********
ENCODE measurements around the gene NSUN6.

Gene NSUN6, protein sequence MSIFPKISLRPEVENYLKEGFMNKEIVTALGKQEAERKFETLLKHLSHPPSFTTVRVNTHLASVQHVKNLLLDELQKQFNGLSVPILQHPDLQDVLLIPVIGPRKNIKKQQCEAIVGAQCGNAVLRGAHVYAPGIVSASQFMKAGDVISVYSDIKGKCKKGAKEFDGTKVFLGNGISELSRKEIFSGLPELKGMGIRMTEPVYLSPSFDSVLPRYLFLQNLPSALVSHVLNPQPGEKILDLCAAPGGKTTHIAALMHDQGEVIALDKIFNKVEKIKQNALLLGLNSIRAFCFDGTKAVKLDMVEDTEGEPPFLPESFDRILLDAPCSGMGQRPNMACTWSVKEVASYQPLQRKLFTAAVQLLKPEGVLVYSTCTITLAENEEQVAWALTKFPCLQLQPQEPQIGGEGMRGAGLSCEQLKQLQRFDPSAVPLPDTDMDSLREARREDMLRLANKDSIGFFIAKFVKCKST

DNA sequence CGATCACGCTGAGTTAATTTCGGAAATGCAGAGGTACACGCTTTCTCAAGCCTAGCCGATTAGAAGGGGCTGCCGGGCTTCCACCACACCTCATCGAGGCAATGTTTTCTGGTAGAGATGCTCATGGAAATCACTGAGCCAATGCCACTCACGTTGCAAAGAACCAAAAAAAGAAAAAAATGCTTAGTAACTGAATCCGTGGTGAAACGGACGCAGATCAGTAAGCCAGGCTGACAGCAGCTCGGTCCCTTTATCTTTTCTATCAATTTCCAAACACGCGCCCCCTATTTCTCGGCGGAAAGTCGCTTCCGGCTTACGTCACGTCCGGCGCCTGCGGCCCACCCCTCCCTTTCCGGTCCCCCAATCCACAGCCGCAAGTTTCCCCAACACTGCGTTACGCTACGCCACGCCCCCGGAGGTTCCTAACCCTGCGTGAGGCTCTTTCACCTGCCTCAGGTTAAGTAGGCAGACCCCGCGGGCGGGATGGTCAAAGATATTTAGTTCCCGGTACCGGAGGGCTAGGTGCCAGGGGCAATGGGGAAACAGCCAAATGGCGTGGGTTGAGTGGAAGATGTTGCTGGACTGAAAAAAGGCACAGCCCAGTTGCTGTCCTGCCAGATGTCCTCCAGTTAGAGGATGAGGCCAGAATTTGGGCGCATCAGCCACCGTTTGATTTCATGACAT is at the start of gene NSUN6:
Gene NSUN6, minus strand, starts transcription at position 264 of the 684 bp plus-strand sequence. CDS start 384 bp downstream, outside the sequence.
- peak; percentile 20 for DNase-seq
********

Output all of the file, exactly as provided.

ENCODE measurements around the gene NSUN6.

Gene NSUN6, protein sequence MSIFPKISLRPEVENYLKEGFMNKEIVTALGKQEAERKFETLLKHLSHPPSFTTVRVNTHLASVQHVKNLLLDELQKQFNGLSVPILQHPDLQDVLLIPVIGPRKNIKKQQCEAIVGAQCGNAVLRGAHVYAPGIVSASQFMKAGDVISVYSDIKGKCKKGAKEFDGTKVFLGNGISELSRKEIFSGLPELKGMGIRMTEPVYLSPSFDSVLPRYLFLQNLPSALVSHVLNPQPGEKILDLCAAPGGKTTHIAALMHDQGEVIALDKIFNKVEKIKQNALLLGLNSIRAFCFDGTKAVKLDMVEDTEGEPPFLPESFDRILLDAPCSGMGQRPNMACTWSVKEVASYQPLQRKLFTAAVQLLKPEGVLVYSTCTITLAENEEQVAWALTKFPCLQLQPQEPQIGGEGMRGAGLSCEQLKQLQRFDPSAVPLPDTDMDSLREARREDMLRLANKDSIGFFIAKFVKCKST

DNA sequence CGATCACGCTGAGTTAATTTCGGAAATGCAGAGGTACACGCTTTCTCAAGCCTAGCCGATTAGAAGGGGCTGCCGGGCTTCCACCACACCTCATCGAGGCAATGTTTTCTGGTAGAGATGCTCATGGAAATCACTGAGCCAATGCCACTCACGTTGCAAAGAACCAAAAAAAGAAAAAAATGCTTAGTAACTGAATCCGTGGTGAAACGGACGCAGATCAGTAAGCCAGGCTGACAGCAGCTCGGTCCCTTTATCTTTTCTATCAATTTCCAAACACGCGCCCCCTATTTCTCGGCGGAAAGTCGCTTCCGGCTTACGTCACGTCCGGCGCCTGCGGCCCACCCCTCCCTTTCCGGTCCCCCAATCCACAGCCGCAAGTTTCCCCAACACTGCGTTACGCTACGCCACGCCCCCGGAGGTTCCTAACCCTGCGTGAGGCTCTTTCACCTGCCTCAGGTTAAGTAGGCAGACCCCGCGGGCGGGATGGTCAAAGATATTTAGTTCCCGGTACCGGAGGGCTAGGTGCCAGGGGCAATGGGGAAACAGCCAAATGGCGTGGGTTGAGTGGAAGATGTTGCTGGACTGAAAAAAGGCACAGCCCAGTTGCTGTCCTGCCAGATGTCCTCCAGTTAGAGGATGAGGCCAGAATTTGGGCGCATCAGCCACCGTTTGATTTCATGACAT is at the start of gene NSUN6:
Gene NSUN6, minus strand, starts transcription at position 264 of the 684 bp plus-strand sequence. CDS start 384 bp downstream, outside the sequence.
- peak; percentile 20 for DNase-seq